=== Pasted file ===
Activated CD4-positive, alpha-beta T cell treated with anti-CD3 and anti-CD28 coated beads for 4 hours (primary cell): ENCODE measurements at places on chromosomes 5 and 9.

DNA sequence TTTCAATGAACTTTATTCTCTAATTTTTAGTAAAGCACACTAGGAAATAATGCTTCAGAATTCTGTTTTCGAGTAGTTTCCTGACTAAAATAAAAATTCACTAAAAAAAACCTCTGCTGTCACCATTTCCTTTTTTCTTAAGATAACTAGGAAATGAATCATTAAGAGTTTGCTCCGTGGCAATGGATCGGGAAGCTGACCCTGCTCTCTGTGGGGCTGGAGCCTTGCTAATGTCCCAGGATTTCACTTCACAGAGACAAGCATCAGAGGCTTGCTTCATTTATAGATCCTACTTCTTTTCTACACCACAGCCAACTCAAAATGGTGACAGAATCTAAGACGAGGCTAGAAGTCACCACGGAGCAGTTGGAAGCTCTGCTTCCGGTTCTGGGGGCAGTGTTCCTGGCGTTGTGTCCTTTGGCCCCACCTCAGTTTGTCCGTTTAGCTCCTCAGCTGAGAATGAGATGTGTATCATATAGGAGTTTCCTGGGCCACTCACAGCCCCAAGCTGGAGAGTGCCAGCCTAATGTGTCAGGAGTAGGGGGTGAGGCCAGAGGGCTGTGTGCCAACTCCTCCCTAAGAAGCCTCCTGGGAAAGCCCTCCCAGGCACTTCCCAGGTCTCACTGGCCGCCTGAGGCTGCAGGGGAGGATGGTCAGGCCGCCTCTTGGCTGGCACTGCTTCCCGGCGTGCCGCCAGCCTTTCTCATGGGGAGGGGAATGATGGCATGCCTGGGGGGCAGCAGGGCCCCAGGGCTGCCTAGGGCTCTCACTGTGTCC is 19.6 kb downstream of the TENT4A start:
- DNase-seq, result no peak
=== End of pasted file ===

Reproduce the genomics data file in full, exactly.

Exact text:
Activated CD4-positive, alpha-beta T cell treated with anti-CD3 and anti-CD28 coated beads for 4 hours (primary cell): ENCODE measurements at places on chromosomes 5 and 9.

DNA sequence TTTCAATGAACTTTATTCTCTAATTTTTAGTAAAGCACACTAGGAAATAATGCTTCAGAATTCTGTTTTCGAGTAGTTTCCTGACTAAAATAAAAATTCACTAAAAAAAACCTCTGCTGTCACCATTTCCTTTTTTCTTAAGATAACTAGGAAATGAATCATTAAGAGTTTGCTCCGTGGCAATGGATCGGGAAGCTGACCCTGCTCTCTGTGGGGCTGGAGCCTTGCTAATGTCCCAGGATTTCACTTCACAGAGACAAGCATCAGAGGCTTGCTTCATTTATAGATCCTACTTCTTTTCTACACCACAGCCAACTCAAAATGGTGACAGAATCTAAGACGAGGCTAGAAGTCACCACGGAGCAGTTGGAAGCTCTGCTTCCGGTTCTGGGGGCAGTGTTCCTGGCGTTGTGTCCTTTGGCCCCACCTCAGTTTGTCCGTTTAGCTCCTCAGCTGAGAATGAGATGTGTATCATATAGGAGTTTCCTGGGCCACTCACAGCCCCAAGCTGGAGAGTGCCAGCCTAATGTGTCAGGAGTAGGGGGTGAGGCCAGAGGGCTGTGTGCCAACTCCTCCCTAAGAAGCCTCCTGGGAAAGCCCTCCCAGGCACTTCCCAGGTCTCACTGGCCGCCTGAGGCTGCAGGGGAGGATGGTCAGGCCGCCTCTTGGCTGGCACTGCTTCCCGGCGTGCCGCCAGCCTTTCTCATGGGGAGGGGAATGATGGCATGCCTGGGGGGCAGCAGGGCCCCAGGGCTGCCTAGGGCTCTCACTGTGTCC is 19.6 kb downstream of the TENT4A start:
- DNase-seq, result no peak